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EPA action on auto emissions could tee up 'long, messy' legal battle

SNL Image

President Donald Trump, second from left, tours the American Center for Mobility, on March 15, 2017. Accompanying him are, from left: GM CEO Mary Barra, EPA Administrator Scott Pruitt, Michigan Gov. Rick Snyder, former Ford CEO Mark Fields, Transportation Secretary Elaine Chao and Fiat Chrysler CEO Sergio Marchionne.
Source: AP Photo

The U.S. Environmental Protection Agency will soon release details of its regulatory review of emissions standards for cars and light-duty trucks, a decision that could set up a "long, messy" legal battle with California regulators, according to one observer.

In one of its last acts, the Obama administration in January 2017 finalized its midterm review of fuel economy standards for cars and light-duty trucks and required automakers to ramp up to an average 54.5 miles per gallon fuel economy rate for years 2022 through 2025 to help control greenhouse gas emissions. The review capped off former President Barack Obama's effort to regulate greenhouse gases, which included extending California's tough emissions requirements to all other states as part of the auto industry financial bailout in 2009.

However, newly installed EPA Administrator Scott Pruitt and U.S. Department of Transportation Secretary Elaine Chao in early 2017 announced that the new Trump administration would reopen the midterm review, arguing that the standards are costly for automakers. The agencies, which each regulate vehicles for emissions, are required to complete the analysis by April 1.

On the eve of that deadline, some industry watchers worry the agency will attempt to revoke California's right to set its own emissions standards and decouple the federal and California state standards, setting off a complex, lengthy legal battle with national implications.

And greenhouse gases, too

From as far back as the 1950s California has taken the lead in trying to clamp down on motor vehicle pollution. Stanford Law Professor Deborah Sivas, who has litigated the vehicle emissions standards, said the state was struggling to control pollution that was choking the Los Angeles Valley and therefore rolled out its own program for cutting down on smog-forming pollutants.

Federal lawmakers in the late 1960s recognized California's unique problem and therefore allowed the state to set its own standards for nitrogen oxide, sulfur dioxide and other pollutants so long as the standards were at least as strong as any federal ones. All California had to do was apply for a waiver and show that the different, tougher standard was necessary. Other states could adopt California's standards or follow the federal ones, but could not establish their own unique standards to avoid creating a patchwork of regulation across the country, said Sivas.

For decades the EPA granted California the waivers it requested. But that changed after California in 2005 sought permission to set its own greenhouse gas emissions standards, including average mile per gallon requirements. After reviewing the request for more than three years the George W. Bush administration rejected it, sparking a legal battle that spilled over into the 2008 financial crises and eventually came under the purview of the Obama administration. Sivas was one of the attorneys who worked on the case.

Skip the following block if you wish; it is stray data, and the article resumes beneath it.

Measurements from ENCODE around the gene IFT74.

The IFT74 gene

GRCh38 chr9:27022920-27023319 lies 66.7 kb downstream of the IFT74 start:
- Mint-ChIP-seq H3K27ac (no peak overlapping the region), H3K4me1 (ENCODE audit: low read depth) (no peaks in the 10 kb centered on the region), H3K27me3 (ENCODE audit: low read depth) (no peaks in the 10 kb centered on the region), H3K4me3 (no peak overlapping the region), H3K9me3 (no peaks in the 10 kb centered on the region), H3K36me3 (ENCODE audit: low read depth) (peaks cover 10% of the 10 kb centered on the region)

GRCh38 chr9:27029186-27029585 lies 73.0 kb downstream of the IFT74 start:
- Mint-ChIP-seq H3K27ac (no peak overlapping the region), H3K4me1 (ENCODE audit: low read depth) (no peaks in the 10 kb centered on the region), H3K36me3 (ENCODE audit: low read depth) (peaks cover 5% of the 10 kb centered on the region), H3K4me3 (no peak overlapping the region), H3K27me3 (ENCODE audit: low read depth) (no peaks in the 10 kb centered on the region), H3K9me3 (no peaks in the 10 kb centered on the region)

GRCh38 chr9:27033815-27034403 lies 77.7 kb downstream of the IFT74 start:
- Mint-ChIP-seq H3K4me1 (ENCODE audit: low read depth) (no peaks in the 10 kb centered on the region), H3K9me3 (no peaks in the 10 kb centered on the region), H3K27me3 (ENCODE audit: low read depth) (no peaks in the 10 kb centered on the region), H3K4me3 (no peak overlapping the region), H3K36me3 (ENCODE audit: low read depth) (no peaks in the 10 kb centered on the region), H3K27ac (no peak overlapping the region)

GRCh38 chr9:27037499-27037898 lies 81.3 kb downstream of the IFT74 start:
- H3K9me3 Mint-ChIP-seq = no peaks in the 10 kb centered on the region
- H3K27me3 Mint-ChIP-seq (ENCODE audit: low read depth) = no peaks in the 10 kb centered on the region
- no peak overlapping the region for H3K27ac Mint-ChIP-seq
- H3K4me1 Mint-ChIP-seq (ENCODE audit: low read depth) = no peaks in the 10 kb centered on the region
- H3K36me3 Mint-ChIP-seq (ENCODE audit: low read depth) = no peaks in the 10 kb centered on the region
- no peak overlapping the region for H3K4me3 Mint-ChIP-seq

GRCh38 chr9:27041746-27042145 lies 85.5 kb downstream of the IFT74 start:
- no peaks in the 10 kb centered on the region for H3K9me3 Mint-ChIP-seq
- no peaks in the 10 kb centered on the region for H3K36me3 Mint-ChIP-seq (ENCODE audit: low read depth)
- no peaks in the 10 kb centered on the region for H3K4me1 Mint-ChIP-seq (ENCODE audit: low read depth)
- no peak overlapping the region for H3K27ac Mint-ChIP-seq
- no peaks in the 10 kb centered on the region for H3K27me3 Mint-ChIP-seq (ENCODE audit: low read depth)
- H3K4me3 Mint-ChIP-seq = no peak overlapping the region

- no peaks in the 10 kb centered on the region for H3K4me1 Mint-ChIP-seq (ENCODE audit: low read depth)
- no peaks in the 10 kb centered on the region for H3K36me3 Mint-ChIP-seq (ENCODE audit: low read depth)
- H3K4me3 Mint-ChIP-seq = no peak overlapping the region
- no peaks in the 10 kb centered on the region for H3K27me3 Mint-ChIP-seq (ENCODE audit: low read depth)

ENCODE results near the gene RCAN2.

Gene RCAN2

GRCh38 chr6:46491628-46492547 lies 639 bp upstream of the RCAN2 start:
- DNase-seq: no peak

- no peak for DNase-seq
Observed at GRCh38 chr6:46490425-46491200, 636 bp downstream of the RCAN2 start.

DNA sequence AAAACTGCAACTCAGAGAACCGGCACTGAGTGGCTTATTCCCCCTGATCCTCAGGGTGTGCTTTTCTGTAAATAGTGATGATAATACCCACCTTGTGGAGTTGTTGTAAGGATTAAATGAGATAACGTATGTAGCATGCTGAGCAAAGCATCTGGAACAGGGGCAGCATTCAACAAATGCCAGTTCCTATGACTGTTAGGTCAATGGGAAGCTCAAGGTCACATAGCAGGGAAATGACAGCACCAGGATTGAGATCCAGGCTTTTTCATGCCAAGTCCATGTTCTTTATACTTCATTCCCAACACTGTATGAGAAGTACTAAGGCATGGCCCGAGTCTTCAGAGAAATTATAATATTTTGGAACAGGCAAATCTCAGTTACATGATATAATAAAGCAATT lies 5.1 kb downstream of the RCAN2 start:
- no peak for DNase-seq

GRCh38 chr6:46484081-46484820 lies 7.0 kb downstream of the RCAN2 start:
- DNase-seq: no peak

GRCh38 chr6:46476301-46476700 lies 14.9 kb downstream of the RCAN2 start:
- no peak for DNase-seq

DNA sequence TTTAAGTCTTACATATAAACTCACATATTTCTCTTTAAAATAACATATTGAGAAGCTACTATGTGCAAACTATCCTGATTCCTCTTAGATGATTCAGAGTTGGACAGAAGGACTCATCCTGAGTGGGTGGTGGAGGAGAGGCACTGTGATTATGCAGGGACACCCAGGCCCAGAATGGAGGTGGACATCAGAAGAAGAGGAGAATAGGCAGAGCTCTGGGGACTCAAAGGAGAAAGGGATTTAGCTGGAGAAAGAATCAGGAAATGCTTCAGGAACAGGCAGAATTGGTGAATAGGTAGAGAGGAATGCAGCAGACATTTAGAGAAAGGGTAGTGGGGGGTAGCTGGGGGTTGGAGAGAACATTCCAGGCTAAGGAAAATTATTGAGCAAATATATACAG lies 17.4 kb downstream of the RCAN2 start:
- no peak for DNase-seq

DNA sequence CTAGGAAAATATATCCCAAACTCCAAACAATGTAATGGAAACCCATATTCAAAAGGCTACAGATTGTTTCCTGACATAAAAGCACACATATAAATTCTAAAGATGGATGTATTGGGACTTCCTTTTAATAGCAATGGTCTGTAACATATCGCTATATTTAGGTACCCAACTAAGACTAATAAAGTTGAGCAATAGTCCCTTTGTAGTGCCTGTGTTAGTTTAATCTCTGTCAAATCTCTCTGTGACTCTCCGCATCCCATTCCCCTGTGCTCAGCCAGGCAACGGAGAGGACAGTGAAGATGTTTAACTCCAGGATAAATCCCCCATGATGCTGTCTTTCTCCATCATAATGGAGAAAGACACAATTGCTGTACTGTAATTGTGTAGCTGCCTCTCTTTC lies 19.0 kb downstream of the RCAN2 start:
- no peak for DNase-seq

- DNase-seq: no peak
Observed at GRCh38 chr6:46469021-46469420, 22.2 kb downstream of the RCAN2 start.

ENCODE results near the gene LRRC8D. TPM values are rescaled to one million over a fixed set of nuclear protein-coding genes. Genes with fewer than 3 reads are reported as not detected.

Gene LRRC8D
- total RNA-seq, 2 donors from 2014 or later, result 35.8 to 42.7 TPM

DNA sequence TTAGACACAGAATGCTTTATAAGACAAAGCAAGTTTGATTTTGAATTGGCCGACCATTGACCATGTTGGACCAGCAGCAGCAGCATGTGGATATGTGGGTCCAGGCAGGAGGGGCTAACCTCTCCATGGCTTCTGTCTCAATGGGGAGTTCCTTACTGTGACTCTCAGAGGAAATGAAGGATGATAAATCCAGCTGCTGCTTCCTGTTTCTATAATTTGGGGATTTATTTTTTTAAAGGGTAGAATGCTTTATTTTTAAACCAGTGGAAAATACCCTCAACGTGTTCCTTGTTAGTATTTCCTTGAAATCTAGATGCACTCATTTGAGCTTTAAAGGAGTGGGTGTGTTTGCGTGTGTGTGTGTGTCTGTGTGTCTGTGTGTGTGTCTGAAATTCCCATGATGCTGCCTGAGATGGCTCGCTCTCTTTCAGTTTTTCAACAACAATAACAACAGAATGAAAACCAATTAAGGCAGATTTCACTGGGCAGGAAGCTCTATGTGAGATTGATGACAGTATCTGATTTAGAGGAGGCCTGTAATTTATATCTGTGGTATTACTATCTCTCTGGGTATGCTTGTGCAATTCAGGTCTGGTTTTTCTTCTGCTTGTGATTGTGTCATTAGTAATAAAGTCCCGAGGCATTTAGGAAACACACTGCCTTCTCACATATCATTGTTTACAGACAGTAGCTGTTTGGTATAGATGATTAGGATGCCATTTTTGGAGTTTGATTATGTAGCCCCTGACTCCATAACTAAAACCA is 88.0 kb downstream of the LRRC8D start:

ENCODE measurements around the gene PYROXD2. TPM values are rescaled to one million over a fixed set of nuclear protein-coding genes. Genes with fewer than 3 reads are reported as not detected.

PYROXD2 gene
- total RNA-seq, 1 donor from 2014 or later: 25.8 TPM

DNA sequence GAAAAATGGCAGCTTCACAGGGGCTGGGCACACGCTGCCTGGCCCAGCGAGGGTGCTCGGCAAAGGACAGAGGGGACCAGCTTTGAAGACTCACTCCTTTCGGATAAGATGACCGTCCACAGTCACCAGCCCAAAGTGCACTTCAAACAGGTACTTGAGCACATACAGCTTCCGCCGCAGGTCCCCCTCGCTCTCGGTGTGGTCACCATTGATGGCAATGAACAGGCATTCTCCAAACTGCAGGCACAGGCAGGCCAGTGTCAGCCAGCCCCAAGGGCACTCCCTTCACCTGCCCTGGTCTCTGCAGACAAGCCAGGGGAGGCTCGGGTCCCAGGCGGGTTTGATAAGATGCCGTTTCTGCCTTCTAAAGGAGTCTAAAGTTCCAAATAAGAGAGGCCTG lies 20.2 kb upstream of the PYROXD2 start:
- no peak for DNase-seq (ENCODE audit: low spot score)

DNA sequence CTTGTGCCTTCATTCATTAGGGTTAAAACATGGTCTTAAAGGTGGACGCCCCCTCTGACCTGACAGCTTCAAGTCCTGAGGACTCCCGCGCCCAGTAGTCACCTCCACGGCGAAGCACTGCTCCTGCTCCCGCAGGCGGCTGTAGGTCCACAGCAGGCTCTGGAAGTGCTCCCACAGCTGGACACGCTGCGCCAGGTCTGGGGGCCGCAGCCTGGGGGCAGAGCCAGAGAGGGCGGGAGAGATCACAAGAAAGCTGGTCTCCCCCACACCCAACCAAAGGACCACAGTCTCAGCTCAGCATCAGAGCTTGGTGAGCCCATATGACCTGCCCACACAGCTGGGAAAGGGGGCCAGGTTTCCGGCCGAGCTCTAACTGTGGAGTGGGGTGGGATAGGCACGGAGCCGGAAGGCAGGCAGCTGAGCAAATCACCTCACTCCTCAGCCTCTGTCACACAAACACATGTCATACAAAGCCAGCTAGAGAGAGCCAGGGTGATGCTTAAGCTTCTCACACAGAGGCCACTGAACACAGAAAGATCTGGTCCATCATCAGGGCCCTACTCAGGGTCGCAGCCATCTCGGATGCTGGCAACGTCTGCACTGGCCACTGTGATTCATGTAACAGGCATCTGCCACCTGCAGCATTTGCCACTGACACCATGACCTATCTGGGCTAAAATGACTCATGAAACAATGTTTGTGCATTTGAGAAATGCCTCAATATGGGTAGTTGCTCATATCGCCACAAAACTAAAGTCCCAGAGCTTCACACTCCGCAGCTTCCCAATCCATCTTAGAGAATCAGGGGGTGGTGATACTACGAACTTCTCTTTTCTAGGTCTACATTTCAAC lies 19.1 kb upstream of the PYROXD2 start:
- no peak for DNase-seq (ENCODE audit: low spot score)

The courts never ruled on the matter because the Obama administration in 2009 brokered a deal between industry, environmental groups and the federal government. The package of reforms included a bailout for the auto industry, which agreed to harmonize the federal auto standards with California's and address greenhouse gases too. Sivas explained that the new regulations, which were finalized in 2012, allowed automakers to transition to the tougher standards, making slow progress in the early years and then ramping up quickly after 2017. The deal also included a midterm review of the standards.

But just as the curve on the auto emissions requirements was about to ramp up, President Donald Trump was ushered into the White House and Sivas said the auto industry found more sympathetic leadership at the EPA.

'Analysis rather than politics'

The EPA declined to comment on how the agency plans to tweak the vehicle standards, but EPA spokeswoman Liz Bowman said a draft determination has been sent to the White House Office of Management and Budget for interagency review and the final determination will be signed by April 1, as expected. Bloomberg, however, reported March 23 that the EPA has agreed with some automakers that the standards are too aggressive and will seek to revise them.

Several major American automakers have publicly offered support for maintaining the current standards, albeit with some new flexibilities. Ford Motor Co. Executive Chairman Bill Ford and President and CEO Jim Hackett wrote in a March 27 op-ed published on the Medium social journalism platform that the company supports the existing fuel economy standards and is not seeking a rollback of the near-term standards. "We want one set of standards nationally, along with the additional flexibility to help us provide more affordable options for our customers," the executives wrote.